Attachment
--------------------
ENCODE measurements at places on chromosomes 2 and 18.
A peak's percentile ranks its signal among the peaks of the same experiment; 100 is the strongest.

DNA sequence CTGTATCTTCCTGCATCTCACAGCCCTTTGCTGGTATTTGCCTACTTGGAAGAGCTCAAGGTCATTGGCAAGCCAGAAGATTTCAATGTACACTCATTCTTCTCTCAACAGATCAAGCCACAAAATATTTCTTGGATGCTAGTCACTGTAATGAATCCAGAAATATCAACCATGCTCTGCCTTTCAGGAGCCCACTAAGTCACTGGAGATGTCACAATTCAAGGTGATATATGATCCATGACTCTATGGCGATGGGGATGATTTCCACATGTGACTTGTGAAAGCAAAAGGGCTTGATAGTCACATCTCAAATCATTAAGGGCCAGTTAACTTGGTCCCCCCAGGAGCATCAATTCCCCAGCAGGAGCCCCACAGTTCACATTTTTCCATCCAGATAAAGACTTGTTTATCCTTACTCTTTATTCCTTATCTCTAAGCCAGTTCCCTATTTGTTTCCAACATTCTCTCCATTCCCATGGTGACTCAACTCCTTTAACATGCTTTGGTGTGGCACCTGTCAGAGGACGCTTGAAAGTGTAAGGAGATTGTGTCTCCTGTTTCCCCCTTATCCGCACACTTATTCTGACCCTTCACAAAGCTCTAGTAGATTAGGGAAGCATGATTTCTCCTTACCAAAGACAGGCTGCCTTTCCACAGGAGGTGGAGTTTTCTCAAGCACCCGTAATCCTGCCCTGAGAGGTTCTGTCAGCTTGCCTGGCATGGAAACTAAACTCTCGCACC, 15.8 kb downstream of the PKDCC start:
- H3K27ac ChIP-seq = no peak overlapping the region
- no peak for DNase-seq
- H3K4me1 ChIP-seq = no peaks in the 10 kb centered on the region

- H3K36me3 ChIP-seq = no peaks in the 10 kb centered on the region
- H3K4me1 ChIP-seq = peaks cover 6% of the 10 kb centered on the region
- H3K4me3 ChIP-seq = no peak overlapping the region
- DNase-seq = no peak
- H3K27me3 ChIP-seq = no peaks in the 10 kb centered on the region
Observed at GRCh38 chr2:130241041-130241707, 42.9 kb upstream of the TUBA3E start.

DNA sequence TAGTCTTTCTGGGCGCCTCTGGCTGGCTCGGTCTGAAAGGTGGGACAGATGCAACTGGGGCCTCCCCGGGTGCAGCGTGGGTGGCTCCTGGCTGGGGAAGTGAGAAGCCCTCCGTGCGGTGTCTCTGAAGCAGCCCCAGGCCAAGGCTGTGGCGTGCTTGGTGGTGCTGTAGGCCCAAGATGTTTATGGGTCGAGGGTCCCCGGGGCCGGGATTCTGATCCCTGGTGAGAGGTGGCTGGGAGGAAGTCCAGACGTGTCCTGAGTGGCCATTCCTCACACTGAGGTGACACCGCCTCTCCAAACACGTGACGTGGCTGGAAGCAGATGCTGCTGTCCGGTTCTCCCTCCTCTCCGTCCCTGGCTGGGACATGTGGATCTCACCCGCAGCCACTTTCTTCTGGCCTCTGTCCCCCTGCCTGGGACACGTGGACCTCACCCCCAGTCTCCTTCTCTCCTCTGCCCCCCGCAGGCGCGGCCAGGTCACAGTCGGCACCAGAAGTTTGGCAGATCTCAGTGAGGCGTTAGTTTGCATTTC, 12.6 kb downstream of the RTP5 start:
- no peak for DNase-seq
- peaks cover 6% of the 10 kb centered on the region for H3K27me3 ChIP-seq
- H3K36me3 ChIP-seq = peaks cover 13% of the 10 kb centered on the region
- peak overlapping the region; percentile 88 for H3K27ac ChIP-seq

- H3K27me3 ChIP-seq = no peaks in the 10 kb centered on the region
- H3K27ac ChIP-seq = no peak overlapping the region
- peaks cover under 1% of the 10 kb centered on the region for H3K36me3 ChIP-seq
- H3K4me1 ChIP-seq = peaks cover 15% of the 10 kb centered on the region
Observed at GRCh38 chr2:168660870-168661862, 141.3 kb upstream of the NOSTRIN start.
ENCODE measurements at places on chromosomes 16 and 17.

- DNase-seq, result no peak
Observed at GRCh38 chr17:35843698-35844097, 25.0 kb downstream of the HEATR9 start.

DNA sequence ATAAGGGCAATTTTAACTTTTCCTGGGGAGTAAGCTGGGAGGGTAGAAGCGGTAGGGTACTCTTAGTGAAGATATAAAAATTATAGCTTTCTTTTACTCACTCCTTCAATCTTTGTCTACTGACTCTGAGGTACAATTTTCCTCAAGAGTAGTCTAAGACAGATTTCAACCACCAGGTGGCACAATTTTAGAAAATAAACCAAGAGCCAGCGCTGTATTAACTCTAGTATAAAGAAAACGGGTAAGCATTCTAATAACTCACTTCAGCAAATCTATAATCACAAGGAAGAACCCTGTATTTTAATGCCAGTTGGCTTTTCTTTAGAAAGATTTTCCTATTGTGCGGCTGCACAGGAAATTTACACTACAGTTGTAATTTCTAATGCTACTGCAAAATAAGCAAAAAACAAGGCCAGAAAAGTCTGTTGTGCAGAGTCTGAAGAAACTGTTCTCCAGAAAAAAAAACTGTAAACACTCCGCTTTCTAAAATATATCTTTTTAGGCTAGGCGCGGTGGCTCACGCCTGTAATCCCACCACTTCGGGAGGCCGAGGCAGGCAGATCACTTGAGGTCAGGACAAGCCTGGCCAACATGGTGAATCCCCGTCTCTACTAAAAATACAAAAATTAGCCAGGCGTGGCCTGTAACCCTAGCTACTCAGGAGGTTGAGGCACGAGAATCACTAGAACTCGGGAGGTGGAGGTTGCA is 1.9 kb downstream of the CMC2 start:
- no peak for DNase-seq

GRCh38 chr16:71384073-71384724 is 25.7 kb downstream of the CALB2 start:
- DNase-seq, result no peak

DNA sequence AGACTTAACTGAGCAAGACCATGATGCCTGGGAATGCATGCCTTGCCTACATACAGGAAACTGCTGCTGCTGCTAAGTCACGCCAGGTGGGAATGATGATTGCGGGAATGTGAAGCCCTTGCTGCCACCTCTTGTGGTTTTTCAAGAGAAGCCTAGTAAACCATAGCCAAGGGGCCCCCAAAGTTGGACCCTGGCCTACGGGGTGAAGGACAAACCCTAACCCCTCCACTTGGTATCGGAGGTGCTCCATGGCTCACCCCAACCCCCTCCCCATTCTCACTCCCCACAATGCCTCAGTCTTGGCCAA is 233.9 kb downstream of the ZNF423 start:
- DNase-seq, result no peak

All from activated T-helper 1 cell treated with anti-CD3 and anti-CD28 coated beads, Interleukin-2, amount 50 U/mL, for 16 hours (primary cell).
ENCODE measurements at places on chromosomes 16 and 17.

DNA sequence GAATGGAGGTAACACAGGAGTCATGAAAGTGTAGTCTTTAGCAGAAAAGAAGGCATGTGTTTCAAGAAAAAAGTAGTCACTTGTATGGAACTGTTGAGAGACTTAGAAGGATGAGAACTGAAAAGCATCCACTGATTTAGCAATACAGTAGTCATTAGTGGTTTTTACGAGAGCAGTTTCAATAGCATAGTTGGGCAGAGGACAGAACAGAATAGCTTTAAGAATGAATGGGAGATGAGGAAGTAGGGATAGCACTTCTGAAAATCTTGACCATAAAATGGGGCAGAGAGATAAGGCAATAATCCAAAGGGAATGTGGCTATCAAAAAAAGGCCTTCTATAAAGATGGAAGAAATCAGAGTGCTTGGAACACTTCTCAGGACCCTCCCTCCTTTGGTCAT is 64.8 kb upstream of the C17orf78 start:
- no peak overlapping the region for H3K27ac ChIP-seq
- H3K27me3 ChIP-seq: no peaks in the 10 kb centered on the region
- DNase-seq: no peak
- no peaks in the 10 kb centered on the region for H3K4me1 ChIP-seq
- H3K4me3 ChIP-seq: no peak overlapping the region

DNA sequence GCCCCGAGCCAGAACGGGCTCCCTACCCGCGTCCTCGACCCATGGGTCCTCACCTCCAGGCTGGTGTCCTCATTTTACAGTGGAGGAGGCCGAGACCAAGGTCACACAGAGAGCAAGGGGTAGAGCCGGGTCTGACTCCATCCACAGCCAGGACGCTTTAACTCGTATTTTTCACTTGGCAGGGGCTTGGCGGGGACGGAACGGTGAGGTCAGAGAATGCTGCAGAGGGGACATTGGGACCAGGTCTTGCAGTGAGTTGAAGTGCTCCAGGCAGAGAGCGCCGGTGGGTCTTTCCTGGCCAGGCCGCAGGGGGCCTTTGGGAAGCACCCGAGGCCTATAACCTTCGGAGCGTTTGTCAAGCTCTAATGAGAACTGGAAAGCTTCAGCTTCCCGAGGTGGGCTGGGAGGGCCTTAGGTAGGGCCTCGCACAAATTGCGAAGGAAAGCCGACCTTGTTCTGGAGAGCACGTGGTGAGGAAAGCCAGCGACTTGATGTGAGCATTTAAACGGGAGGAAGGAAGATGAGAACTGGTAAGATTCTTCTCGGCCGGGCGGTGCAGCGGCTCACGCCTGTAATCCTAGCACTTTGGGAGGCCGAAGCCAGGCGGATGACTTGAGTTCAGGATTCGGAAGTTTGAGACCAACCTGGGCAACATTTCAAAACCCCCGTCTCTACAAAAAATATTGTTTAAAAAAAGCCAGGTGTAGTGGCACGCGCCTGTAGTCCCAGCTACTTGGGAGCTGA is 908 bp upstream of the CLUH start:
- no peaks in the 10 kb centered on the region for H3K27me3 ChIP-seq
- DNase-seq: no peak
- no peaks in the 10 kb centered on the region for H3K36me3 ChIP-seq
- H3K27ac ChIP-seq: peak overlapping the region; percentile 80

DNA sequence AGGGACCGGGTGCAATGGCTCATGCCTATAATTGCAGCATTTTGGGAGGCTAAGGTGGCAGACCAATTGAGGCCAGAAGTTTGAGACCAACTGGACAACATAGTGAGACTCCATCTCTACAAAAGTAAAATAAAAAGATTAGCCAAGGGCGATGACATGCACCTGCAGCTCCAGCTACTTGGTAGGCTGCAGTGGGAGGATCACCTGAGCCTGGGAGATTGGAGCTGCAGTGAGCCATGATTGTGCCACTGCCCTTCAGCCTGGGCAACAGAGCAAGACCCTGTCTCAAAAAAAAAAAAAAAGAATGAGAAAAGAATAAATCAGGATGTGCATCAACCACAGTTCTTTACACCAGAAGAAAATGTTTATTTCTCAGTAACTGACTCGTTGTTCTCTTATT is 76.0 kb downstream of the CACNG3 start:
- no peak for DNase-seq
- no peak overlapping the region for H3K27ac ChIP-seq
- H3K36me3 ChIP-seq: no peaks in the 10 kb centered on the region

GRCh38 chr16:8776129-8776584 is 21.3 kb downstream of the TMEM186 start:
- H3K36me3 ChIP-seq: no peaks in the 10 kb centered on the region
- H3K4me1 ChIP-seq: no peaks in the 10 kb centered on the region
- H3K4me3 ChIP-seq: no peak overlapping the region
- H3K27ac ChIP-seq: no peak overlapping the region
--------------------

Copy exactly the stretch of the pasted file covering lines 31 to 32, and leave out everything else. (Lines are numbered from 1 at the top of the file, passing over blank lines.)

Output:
- DNase-seq, result no peak

All from activated T-helper 1 cell treated with anti-CD3 and anti-CD28 coated beads, Interleukin-2, amount 50 U/mL, for 16 hours (primary cell).